Organic chemicals like acetone or ethanol are stored inside fireproof shelf. Everyone can use these chemicals. Deleterious chemicals like hydrofluoric acid are stored in double chemical box and only limited operators can use it. Refilling of these deleterious chemicals is also done by these operators.
In ENAS, an adsorption treatment agent, “Chemizorb_R”, is used as neutralizer for strong acid or strong base in spill case. Chemizorb_R absorbs and neutralizes these chemicals simultaneously. After that we remove absorbed Chemizorb_R.


・ガスその他 (Gases and others)
Most of gas wirings are set by companies. Gases are also exchanged by operators who have license. All gas lines are monitored by gas sensors every time. In case of gases leak, these gas flows will shut off automatically. Besides gases, vacuum lines, cooling water (or daily tap water), air conditioners and waste chemicals are also monitored every time. They are all supplied by equipments on underground floor in ENAS except for waste chemicals. Only some responsible person can access these areas on underground. In my case, Dr. Froemel kindly guided.

・電気遮断スイッチ (Breaker switch)
Breakers are set at the entrance of all laboratories. All the users are told its location for emergency at safety lecture.

I introduced some of safety measures in ENAS above. Even though we have different systems, I hope we can find feedbacks from each other, because the number of people who use machines or chemicals in Tohoku University are much more than that of in ENAS.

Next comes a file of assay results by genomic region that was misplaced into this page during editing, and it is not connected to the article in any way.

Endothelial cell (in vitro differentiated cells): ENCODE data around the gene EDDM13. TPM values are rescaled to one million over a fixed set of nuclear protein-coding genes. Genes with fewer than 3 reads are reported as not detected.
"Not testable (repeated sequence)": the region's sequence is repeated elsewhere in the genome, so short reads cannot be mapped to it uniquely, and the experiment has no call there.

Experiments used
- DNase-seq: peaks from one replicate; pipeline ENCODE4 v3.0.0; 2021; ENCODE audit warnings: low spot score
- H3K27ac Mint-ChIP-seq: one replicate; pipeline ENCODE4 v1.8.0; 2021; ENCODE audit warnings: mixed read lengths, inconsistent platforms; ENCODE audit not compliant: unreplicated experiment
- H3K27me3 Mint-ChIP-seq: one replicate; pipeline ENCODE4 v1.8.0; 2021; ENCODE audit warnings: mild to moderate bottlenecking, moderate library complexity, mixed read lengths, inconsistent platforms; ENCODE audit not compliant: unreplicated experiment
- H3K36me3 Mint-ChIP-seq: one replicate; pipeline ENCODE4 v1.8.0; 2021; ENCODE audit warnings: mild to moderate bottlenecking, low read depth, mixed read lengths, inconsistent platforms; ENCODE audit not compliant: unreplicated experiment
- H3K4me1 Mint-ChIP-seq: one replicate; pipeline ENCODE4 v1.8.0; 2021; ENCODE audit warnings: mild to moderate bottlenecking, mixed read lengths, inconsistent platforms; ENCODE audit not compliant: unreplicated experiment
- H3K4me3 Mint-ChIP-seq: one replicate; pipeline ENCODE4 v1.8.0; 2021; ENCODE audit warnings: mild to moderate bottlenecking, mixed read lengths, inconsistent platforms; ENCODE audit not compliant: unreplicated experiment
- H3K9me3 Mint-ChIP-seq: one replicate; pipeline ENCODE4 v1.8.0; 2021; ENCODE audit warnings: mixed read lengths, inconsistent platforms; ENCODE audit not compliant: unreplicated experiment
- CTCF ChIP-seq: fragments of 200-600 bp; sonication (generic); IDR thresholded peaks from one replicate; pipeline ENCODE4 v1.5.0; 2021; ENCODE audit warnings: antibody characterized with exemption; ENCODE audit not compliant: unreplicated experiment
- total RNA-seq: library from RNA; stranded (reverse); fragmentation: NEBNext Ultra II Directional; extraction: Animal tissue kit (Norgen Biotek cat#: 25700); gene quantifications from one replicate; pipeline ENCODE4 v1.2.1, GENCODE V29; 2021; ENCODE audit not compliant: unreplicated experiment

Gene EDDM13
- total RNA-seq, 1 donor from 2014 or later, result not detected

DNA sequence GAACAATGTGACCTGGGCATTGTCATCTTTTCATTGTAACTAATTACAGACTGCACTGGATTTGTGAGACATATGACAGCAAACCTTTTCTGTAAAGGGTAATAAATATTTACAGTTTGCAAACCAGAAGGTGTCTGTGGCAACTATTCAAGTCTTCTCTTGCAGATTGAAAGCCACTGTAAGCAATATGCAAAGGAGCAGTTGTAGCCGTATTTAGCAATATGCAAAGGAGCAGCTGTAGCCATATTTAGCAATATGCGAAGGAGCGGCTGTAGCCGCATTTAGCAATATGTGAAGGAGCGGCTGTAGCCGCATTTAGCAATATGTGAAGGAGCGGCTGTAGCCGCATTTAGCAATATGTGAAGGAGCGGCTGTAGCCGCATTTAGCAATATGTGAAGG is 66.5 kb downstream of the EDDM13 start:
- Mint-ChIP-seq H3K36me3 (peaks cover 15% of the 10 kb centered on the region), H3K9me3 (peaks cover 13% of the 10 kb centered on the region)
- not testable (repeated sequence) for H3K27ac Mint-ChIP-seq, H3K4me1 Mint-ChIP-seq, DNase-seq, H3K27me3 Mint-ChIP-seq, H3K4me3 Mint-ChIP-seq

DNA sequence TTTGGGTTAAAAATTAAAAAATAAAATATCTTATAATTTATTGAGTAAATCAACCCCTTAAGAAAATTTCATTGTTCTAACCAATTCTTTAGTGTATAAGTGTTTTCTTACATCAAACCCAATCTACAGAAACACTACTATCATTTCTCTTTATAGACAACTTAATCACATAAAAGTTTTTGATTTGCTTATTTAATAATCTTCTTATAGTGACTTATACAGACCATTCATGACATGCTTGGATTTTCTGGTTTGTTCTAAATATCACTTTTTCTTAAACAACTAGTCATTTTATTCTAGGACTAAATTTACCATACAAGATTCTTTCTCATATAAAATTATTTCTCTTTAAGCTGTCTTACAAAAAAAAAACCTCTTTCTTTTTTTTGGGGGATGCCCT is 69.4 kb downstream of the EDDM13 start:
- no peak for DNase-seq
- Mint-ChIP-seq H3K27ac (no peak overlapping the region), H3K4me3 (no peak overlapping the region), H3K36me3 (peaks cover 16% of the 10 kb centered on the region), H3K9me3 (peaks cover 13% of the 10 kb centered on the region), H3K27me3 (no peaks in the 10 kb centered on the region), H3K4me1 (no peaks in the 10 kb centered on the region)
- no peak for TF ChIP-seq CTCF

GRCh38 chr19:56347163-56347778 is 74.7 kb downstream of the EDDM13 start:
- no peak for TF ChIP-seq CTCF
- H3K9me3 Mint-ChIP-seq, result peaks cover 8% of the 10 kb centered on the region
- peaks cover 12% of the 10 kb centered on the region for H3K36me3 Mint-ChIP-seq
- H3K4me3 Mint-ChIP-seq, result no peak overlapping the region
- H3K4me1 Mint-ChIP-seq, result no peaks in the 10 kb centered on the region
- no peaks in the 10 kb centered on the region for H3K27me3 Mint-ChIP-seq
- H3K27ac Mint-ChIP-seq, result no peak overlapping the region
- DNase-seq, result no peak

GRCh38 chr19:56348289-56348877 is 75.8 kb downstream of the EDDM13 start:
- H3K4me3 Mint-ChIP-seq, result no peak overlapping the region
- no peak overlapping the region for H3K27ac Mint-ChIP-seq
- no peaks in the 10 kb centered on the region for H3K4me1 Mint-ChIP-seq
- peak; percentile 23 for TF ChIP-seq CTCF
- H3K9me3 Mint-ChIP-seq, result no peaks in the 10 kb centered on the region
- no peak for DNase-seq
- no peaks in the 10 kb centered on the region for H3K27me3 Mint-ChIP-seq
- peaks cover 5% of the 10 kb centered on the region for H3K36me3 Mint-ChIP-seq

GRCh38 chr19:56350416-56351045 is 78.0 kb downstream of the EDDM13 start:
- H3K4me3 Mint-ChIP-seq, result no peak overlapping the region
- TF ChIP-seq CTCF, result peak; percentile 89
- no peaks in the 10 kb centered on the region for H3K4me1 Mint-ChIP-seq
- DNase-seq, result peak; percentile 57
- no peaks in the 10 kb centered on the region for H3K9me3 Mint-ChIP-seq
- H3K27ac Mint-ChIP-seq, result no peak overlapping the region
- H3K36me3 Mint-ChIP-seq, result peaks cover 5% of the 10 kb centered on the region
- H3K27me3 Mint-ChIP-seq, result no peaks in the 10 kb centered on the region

おまけ1 (Extra 1): TU-Chemnitz

Finally I would like to introduce some areas in TU-Chemnitz.


Here is a pathway along lecture room (right side). You can often meet some art paintings, pictures and bust in this modern buildings, as well as ENAS. We can enjoy European atmosphere.


Here is one of large lecture rooms. I take a lecture here. By the way, people in German academic field often hit tables by back of their hand several times instead of clapping. At first I felt like they were protesting.


It is monument of professor in front of lecture room. He sometimes changes his pose.


Here is Mensa which have cafeteria, café, bar, supermarket, so on. I usually go here for lunch. Ice cream stand is also popular in this season. (1 EUR)

おまけ2 (Extra 2)


It was on my birthday in this month. Some members held birthday party for me. (By the way, Tim Jonny, who is right front in the picture, will stay at our laboratory from this October.) We enjoyed home-made beer at the nice terrace in front of Chemnitz city hall in sunny weather. Danke!!